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Class, Gender, and Social Dynamics

Using Master Narratives to Analyze Gender

In Child Development, IPR developmental psychologist Onnie Rogers investigates how children’s gender identity narratives reinforce or disrupt hierarchy around gender and if age and gender matters to these narratives. Rogers interviewed 233 children from diverse racial backgrounds aged 7–12 from three schools in the Pacific Northwest. She asked students about their social relationships, academic experiences, and the importance of gender. She divided student responses into four different narratives or “shared cultural stories” that reinforce structural inequality by organizing how individuals formulate their own identity about gender. The majority of children, 61%, recounted a difference narrative in which they spoke about gender in ways that emphasized the differences between boys and girls. Only 3% told genderblind stories, which consider gender as inconsequential. The gender stories seemed to express conflict and tension in incongruent narratives for 22% of the children. They voiced discrepancies embedded in gender hierarchy, such as “I like being a girl,” but “I don’t like being treated badly.” The remaining 13% constructed a counternarrative, acknowledging that boys and girls are not treated equally and protesting gender injustices. Overall, age and gender mattered in the narrative children told about gender. Older students, fifth and sixth graders, were more likely to tell narratives that disrupted the status quo than younger students, second, third, and fourth graders, and girls told more of these narratives than boys. This work underscores that children are able to and will question injustices related to social groups. Rogers writes that future work should explore whether these attitudes are specific to this age of development and the role race plays in children’s attitudes about gender.

Husband's Dominance in Decision-Making About Women's Health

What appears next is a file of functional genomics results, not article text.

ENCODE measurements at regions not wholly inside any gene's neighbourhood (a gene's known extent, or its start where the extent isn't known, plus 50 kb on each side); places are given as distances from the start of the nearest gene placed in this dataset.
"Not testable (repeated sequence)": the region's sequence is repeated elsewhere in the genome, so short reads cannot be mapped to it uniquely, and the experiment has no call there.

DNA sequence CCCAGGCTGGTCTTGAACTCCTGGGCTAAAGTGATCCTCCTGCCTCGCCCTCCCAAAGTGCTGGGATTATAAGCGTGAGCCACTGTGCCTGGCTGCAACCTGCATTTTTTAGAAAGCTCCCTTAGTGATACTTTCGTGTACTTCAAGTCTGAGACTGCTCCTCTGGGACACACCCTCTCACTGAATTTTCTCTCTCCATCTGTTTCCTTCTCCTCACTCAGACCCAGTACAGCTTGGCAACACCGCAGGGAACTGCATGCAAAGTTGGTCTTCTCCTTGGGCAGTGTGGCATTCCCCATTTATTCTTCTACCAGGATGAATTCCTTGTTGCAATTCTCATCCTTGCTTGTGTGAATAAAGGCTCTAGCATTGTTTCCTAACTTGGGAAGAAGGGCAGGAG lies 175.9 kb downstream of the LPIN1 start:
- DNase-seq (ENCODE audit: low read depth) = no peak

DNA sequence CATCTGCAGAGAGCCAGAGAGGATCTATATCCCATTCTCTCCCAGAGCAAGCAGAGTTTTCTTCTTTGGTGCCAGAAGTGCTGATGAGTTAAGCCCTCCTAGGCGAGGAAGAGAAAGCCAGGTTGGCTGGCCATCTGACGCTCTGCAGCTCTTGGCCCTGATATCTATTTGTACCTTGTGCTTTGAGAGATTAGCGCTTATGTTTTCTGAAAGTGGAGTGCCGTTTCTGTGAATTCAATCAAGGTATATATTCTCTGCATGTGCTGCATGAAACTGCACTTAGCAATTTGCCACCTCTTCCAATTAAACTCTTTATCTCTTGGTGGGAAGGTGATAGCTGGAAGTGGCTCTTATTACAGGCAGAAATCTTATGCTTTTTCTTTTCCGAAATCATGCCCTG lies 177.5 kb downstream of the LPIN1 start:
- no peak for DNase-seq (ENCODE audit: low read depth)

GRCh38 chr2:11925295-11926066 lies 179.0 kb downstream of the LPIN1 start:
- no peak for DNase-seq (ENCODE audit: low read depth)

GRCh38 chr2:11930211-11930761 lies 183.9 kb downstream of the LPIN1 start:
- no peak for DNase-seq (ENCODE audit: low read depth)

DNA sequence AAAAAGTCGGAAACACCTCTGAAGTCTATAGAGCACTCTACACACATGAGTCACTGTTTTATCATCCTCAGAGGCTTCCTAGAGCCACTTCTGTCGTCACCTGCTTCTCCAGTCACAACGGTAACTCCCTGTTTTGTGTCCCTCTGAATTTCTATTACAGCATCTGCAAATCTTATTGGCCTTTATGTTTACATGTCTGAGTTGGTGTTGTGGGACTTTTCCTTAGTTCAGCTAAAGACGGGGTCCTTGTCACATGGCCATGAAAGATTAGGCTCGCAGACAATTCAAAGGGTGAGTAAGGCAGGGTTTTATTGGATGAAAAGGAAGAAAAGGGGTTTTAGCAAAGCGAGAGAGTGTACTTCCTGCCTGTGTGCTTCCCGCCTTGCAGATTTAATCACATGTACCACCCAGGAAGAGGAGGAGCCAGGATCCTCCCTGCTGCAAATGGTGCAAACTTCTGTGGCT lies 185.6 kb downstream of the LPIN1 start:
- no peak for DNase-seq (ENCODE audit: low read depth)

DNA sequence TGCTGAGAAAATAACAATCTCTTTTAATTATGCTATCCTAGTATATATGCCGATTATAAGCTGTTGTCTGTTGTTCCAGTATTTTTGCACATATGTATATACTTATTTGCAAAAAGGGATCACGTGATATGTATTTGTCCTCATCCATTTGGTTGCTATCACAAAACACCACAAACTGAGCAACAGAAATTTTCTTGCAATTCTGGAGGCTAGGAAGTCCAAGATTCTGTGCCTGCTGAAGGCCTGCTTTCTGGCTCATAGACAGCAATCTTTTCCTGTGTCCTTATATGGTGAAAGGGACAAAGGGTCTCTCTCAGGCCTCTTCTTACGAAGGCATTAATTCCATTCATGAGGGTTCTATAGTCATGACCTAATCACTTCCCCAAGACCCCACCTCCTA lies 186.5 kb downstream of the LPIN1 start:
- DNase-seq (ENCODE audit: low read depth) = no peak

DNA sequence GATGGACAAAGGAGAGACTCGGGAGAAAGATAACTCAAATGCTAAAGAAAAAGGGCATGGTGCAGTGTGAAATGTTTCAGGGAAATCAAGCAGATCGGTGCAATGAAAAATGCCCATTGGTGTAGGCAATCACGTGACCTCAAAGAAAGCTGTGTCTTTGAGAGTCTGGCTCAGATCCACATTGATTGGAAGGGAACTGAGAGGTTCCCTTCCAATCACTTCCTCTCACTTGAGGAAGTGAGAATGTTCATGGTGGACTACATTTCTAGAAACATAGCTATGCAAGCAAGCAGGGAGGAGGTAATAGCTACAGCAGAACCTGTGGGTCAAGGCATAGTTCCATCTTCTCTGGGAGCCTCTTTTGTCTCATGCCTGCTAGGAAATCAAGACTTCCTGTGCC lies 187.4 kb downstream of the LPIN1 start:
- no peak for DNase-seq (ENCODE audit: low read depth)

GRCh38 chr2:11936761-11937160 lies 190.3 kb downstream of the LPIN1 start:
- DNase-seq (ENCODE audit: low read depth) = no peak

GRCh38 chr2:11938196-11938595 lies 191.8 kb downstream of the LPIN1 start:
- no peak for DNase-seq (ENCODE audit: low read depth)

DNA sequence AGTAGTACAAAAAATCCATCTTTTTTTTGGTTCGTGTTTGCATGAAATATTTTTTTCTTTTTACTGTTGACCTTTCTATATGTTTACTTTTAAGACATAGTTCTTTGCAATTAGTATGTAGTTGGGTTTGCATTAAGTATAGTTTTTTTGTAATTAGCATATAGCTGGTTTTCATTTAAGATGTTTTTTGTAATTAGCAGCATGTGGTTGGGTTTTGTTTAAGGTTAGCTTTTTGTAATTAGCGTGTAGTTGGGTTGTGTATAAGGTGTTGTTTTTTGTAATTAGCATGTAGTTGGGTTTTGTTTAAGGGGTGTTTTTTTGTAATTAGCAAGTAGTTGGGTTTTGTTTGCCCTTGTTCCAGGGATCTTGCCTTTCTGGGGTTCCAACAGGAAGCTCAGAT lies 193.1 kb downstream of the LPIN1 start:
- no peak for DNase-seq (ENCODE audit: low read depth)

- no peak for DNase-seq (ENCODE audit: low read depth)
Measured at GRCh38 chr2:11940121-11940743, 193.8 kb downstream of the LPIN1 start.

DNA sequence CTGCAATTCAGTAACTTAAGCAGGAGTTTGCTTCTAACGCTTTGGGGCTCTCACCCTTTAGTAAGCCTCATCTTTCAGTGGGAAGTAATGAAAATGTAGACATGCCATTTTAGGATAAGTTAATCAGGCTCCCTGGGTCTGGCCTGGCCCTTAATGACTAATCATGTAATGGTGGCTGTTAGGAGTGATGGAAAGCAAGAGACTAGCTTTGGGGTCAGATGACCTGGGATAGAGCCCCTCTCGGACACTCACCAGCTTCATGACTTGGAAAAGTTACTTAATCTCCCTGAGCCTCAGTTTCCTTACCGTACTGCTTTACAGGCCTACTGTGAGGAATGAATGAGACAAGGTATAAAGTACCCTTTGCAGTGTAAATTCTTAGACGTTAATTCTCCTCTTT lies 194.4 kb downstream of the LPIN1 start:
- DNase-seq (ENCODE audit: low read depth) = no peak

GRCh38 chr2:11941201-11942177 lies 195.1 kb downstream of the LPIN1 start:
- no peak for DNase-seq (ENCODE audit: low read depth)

Women’s ability to make decisions about their own health is critical for their well-being, but many women around the world do not have autonomy over these decisions. In Demography, IPR sociologist Julia Behrman and her colleagues investigate how husbands’ dominance over the health decisions of their wives in sub-Saharan Africa varies geographically and over time. Using survey data from 28 countries in sub-Saharan Africa between 2001–2005 and 2010–2014, the researchers created maps comparing husbands’ dominance in the health decisions of their wives between the two time periods within and between countries. The surveys asked women between the ages of 15–49 about reproductive health, well-being, education, and geographic location. Women reporting that their husbands were the main decision-maker decreased from 55% in the 2000s to 47% in the 2010s. They made more joint decisions with their partners, which increased from 20% in the 2000s to 36% in the 2010s. Western African countries had a higher prevalence of husbands’ decision-making dominance during both periods compared to Eastern and Southern countries, but it decreased overall in most countries. This decline was not the same within countries—husband’s decision-making dominance decreased in some areas between the 2000s and 2010s, while it increased in other areas, highlighting the importance of looking at the changes in countries from a spatial perspective. The researchers find education and living in an urban area were associated with greater decision-making power for women—likely because these are places where people are exposed to new ideas and gender norms. These results can help policymakers target interventions to areas where women’s participation in health decision-making is low and provide insights about what interventions could be most effective.

The Impact of COVID-19 on Gender Equality